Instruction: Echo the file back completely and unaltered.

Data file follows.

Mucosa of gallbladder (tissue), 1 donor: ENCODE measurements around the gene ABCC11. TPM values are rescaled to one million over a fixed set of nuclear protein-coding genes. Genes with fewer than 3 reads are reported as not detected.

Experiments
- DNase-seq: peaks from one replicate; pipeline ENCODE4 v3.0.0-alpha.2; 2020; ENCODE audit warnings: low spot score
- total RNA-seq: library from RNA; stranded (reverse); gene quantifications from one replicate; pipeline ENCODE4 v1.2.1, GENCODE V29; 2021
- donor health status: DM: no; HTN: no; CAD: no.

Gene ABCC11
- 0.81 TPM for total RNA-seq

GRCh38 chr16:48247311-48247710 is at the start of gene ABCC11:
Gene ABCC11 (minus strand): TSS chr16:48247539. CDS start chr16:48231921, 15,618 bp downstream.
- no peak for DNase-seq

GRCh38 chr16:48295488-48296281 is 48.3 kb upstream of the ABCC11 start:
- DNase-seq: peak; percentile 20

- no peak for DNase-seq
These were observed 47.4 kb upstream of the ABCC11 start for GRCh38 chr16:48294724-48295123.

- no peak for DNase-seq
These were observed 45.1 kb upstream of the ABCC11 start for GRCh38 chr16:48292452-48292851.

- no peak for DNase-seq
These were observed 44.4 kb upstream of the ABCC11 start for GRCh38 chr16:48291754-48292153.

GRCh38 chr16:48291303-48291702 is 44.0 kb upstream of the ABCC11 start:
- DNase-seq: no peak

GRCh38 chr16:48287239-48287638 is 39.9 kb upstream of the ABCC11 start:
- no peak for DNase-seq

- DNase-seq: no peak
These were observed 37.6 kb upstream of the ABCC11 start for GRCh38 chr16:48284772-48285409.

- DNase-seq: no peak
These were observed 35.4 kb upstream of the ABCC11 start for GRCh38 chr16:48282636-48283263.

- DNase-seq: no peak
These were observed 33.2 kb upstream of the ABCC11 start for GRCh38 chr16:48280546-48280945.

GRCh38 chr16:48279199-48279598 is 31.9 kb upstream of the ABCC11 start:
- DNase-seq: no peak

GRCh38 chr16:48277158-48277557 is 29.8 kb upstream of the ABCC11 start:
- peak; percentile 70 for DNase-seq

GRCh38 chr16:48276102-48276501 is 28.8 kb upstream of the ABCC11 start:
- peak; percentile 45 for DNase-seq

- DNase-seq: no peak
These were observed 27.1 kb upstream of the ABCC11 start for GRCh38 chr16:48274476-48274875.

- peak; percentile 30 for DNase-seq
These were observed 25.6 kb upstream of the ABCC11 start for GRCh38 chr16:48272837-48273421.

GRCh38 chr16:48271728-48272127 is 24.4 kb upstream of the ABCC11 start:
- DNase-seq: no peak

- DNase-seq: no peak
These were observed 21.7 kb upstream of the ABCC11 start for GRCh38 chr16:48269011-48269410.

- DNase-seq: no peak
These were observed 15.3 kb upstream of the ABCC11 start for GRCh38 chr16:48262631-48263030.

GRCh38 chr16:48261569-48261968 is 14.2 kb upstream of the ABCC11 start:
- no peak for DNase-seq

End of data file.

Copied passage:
Mucosa of gallbladder (tissue), 1 donor: ENCODE measurements around the gene ABCC11. TPM values are rescaled to one million over a fixed set of nuclear protein-coding genes. Genes with fewer than 3 reads are reported as not detected.

Experiments
- DNase-seq: peaks from one replicate; pipeline ENCODE4 v3.0.0-alpha.2; 2020; ENCODE audit warnings: low spot score
- total RNA-seq: library from RNA; stranded (reverse); gene quantifications from one replicate; pipeline ENCODE4 v1.2.1, GENCODE V29; 2021
- donor health status: DM: no; HTN: no; CAD: no.

Gene ABCC11
- 0.81 TPM for total RNA-seq

GRCh38 chr16:48247311-48247710 is at the start of gene ABCC11:
Gene ABCC11 (minus strand): TSS chr16:48247539. CDS start chr16:48231921, 15,618 bp downstream.
- no peak for DNase-seq

GRCh38 chr16:48295488-48296281 is 48.3 kb upstream of the ABCC11 start:
- DNase-seq: peak; percentile 20

- no peak for DNase-seq
These were observed 47.4 kb upstream of the ABCC11 start for GRCh38 chr16:48294724-48295123.

- no peak for DNase-seq
These were observed 45.1 kb upstream of the ABCC11 start for GRCh38 chr16:48292452-48292851.

- no peak for DNase-seq
These were observed 44.4 kb upstream of the ABCC11 start for GRCh38 chr16:48291754-48292153.

GRCh38 chr16:48291303-48291702 is 44.0 kb upstream of the ABCC11 start:
- DNase-seq: no peak

GRCh38 chr16:48287239-48287638 is 39.9 kb upstream of the ABCC11 start:
- no peak for DNase-seq

- DNase-seq: no peak
These were observed 37.6 kb upstream of the ABCC11 start for GRCh38 chr16:48284772-48285409.

- DNase-seq: no peak
These were observed 35.4 kb upstream of the ABCC11 start for GRCh38 chr16:48282636-48283263.

- DNase-seq: no peak
These were observed 33.2 kb upstream of the ABCC11 start for GRCh38 chr16:48280546-48280945.

GRCh38 chr16:48279199-48279598 is 31.9 kb upstream of the ABCC11 start:
- DNase-seq: no peak

GRCh38 chr16:48277158-48277557 is 29.8 kb upstream of the ABCC11 start:
- peak; percentile 70 for DNase-seq

GRCh38 chr16:48276102-48276501 is 28.8 kb upstream of the ABCC11 start:
- peak; percentile 45 for DNase-seq

- DNase-seq: no peak
These were observed 27.1 kb upstream of the ABCC11 start for GRCh38 chr16:48274476-48274875.

- peak; percentile 30 for DNase-seq
These were observed 25.6 kb upstream of the ABCC11 start for GRCh38 chr16:48272837-48273421.

GRCh38 chr16:48271728-48272127 is 24.4 kb upstream of the ABCC11 start:
- DNase-seq: no peak

- DNase-seq: no peak
These were observed 21.7 kb upstream of the ABCC11 start for GRCh38 chr16:48269011-48269410.

- DNase-seq: no peak
These were observed 15.3 kb upstream of the ABCC11 start for GRCh38 chr16:48262631-48263030.

GRCh38 chr16:48261569-48261968 is 14.2 kb upstream of the ABCC11 start:
- no peak for DNase-seq